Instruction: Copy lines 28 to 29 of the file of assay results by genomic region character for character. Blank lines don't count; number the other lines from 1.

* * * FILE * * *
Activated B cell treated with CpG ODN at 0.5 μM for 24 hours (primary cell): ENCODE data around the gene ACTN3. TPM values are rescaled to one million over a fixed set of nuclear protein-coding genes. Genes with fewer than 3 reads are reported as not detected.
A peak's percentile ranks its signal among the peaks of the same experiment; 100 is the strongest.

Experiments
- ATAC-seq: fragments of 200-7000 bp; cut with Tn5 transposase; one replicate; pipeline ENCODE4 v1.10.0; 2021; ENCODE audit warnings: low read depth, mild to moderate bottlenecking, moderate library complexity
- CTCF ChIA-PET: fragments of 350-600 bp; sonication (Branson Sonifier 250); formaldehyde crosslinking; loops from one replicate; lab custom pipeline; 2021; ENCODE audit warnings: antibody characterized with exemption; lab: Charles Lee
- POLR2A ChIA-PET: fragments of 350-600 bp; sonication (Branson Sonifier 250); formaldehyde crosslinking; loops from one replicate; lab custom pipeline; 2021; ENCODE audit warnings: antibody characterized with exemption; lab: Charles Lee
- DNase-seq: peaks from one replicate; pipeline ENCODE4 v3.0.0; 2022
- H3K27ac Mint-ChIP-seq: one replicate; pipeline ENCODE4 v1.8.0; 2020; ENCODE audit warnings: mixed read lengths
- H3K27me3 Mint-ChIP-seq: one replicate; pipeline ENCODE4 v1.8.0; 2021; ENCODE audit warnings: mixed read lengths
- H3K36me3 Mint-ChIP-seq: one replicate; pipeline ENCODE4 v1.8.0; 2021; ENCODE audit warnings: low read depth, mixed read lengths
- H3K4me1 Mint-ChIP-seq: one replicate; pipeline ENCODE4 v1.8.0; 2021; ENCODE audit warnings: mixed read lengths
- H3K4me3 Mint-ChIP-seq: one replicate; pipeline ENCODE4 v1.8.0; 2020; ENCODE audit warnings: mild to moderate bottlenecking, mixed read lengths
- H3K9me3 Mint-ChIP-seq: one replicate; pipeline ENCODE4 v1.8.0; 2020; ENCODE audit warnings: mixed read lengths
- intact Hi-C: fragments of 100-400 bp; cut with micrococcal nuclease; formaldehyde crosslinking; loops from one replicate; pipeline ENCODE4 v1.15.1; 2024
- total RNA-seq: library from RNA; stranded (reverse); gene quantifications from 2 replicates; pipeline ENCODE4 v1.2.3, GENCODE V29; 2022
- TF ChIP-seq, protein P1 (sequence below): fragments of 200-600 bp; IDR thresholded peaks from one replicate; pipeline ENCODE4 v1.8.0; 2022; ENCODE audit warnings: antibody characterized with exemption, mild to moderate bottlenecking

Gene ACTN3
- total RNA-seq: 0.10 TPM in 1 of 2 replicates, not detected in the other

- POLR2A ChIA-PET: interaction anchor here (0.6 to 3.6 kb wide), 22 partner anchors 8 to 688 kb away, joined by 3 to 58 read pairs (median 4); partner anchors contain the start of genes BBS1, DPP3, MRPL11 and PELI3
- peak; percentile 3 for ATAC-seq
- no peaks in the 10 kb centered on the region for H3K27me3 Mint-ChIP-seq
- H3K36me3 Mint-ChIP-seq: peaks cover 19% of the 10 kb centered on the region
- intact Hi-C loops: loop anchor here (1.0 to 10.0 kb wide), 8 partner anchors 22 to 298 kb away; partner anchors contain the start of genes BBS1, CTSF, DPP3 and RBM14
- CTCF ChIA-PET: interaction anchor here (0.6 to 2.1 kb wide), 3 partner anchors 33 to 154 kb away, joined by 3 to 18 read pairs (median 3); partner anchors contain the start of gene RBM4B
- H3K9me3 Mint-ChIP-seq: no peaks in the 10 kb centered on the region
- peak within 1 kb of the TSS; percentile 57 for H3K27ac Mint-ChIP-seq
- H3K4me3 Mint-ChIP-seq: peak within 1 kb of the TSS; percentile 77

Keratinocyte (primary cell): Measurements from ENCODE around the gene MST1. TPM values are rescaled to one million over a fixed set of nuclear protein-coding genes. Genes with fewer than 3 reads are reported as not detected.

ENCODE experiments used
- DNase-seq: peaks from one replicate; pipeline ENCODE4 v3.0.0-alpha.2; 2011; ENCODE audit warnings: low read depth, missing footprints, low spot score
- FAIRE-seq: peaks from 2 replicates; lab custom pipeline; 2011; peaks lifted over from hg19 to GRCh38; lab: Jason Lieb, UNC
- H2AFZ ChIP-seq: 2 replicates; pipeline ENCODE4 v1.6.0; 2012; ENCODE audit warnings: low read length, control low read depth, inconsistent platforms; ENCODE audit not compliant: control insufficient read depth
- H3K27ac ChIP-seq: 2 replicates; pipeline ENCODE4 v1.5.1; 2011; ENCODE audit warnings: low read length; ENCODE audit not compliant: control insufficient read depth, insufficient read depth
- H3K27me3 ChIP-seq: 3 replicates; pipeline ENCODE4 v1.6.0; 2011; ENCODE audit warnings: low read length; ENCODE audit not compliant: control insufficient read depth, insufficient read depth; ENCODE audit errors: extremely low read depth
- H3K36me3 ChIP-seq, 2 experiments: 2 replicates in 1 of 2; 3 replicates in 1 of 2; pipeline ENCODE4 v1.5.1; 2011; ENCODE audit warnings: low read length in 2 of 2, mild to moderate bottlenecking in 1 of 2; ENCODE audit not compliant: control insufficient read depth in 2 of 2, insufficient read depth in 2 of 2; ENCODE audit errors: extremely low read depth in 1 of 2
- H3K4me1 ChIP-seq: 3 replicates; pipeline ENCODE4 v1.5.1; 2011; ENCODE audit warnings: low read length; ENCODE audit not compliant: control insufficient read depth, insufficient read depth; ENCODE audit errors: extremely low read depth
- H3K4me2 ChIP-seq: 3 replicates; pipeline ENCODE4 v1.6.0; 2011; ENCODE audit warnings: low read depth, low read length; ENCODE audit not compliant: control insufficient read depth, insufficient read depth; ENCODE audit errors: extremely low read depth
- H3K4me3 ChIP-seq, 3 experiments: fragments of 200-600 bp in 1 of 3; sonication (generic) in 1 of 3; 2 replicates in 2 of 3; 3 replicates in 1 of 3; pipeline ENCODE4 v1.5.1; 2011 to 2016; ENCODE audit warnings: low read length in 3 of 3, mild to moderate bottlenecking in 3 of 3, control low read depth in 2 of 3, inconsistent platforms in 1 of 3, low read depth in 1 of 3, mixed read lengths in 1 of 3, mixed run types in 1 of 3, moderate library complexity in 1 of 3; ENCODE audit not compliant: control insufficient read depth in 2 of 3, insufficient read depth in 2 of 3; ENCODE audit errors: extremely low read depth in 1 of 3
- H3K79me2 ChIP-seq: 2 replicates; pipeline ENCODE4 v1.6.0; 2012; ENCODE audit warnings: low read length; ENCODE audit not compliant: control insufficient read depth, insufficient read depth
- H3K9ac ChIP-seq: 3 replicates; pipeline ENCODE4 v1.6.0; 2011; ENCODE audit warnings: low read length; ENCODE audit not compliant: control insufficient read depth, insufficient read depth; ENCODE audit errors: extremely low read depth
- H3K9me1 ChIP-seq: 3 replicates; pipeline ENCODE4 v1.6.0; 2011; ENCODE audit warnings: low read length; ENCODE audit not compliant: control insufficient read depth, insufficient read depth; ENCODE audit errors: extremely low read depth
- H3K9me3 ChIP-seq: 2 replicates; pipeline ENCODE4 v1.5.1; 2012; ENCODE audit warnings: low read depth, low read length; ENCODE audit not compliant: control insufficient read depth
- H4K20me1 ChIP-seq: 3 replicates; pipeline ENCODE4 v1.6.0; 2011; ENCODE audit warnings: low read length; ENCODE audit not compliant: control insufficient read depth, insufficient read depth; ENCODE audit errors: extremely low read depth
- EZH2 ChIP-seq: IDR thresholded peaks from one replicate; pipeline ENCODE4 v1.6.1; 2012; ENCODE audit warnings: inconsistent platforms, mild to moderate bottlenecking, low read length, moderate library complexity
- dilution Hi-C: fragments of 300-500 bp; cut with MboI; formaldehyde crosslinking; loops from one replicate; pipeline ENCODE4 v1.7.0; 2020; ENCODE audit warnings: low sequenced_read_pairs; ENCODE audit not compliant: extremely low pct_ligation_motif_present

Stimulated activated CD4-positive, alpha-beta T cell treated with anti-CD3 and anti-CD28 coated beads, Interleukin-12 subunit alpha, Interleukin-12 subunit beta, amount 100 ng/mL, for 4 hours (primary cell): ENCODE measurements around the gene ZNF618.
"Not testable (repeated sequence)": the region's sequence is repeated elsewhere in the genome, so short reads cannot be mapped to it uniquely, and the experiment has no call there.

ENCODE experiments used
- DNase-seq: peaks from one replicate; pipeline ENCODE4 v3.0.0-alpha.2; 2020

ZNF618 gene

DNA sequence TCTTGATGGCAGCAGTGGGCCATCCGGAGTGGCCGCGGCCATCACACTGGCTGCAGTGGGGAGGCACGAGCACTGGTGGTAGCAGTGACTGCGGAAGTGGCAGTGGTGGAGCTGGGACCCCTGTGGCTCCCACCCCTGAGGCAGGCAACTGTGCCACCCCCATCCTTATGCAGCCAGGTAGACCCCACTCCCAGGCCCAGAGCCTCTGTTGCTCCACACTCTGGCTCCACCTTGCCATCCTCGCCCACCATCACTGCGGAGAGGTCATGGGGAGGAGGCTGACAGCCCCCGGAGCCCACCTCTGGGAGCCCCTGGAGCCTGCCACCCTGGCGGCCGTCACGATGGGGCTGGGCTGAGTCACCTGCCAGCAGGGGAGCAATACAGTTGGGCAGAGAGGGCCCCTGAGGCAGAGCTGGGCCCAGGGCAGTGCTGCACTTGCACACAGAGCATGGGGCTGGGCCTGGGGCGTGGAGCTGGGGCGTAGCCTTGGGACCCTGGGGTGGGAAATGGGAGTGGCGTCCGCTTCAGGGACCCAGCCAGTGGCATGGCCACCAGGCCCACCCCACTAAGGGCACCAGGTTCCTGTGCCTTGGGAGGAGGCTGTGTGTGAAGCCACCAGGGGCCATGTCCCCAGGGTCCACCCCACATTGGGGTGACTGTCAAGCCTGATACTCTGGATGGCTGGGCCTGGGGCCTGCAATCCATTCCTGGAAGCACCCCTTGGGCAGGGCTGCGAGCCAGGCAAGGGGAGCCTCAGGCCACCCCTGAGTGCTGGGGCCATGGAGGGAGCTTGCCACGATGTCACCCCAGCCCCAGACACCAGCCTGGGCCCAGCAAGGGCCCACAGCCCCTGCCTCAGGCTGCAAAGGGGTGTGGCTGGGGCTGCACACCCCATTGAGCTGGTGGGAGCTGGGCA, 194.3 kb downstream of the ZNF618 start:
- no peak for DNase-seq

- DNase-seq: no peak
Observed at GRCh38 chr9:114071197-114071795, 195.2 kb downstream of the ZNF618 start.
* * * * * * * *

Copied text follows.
Keratinocyte (primary cell): Measurements from ENCODE around the gene MST1. TPM values are rescaled to one million over a fixed set of nuclear protein-coding genes. Genes with fewer than 3 reads are reported as not detected.

ENCODE experiments used